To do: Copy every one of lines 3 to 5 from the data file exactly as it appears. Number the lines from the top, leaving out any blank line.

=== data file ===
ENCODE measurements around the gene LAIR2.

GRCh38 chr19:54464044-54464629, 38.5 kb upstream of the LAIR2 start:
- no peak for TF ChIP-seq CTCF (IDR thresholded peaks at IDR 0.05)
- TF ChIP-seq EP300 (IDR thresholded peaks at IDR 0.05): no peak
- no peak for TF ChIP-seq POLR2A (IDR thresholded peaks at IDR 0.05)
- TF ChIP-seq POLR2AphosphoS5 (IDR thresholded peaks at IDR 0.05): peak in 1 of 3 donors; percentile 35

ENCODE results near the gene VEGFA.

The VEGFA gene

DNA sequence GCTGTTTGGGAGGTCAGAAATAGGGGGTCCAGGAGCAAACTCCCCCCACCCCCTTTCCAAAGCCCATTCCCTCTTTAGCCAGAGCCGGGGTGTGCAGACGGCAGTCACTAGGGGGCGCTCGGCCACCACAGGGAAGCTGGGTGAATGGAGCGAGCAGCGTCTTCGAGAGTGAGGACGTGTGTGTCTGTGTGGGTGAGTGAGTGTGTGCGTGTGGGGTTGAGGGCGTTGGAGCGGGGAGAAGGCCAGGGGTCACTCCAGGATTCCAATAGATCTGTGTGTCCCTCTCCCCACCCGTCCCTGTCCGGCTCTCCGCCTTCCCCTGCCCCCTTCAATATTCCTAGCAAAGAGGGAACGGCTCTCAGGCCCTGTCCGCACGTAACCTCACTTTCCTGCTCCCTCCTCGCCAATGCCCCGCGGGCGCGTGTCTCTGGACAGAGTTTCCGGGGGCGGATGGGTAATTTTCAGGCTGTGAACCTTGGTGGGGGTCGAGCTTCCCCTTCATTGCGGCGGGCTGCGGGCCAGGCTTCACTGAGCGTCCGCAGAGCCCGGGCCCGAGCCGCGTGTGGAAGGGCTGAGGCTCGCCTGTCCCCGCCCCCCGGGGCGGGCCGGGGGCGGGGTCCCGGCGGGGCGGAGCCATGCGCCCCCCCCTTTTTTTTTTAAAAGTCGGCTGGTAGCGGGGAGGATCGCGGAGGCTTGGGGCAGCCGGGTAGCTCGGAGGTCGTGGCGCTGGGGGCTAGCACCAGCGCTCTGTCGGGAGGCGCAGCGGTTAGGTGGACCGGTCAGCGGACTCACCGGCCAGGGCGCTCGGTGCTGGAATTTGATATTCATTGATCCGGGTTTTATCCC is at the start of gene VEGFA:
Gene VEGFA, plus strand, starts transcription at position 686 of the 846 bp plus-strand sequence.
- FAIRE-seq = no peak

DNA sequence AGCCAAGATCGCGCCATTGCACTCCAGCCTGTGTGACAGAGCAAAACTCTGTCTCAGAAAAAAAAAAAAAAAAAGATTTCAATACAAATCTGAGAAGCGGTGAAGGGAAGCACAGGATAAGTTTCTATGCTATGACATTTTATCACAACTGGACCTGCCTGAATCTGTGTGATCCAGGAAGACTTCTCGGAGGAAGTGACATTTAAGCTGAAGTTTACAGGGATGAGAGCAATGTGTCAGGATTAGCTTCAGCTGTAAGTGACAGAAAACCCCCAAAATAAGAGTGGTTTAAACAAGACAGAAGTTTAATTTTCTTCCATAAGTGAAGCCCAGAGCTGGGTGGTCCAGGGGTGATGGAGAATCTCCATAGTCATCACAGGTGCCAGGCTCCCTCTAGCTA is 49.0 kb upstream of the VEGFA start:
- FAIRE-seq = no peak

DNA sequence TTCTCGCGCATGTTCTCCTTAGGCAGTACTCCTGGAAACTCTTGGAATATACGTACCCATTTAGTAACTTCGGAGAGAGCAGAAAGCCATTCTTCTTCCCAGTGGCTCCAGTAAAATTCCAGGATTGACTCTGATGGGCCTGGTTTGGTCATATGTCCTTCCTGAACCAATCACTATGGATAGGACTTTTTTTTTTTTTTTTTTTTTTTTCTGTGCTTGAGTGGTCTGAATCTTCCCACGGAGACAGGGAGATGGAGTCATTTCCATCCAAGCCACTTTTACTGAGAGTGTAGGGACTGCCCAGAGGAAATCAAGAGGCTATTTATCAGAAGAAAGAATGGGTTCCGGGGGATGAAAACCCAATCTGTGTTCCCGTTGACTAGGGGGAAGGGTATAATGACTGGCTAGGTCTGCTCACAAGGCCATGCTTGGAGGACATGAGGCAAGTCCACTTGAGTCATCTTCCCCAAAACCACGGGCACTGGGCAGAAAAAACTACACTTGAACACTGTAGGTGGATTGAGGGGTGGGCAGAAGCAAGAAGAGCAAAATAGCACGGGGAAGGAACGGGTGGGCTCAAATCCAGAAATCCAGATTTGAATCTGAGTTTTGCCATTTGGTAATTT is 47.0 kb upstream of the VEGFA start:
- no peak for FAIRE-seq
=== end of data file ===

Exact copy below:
- no peak for TF ChIP-seq CTCF (IDR thresholded peaks at IDR 0.05)
- TF ChIP-seq EP300 (IDR thresholded peaks at IDR 0.05): no peak
- no peak for TF ChIP-seq POLR2A (IDR thresholded peaks at IDR 0.05)